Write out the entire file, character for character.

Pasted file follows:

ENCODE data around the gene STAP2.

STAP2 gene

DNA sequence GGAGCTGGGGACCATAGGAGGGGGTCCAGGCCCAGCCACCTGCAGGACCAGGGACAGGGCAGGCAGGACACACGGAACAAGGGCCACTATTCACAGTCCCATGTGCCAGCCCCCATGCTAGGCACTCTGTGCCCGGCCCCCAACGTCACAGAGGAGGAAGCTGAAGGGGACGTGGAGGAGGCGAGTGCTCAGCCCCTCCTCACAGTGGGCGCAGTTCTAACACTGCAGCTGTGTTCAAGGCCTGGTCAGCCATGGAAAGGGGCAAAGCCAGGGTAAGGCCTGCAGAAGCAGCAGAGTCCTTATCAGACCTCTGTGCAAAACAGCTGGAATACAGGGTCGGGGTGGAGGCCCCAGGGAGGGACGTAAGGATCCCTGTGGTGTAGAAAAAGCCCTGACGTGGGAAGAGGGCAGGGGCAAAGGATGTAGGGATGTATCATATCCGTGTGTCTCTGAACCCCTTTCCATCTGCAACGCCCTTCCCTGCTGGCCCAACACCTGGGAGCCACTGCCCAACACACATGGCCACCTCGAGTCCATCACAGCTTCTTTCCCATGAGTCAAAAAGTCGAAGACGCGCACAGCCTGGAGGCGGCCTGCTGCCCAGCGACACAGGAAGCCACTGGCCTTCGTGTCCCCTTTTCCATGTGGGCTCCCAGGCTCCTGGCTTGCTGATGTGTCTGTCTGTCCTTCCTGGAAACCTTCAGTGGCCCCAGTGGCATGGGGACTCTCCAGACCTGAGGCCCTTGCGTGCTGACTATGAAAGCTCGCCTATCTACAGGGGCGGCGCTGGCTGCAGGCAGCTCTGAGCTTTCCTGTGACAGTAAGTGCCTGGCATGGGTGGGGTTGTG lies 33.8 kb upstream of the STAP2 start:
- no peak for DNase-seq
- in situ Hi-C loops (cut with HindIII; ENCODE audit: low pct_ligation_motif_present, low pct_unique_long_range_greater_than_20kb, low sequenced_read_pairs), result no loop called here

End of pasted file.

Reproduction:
ENCODE data around the gene STAP2.

STAP2 gene

DNA sequence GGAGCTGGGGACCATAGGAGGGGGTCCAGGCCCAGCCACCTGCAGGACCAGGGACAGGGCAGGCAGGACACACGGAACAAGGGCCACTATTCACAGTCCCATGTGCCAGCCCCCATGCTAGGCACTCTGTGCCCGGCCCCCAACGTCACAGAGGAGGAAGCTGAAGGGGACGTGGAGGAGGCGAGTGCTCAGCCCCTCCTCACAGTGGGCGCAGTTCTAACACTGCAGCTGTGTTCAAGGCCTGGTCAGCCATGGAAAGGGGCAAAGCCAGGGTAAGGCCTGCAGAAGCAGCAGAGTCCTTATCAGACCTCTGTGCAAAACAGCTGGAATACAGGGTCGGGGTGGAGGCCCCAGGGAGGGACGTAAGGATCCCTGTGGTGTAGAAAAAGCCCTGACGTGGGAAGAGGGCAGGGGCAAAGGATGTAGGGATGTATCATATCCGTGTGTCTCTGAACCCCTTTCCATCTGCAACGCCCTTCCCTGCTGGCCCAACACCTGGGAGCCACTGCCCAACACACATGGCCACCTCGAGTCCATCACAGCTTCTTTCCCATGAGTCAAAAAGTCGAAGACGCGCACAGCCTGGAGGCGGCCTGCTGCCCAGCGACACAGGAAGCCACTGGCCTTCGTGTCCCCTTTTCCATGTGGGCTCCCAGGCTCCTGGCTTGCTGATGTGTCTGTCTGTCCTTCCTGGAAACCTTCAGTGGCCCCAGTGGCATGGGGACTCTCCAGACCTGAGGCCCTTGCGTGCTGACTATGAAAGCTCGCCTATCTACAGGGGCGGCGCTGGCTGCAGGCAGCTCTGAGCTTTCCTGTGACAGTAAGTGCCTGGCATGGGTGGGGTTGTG lies 33.8 kb upstream of the STAP2 start:
- no peak for DNase-seq
- in situ Hi-C loops (cut with HindIII; ENCODE audit: low pct_ligation_motif_present, low pct_unique_long_range_greater_than_20kb, low sequenced_read_pairs), result no loop called here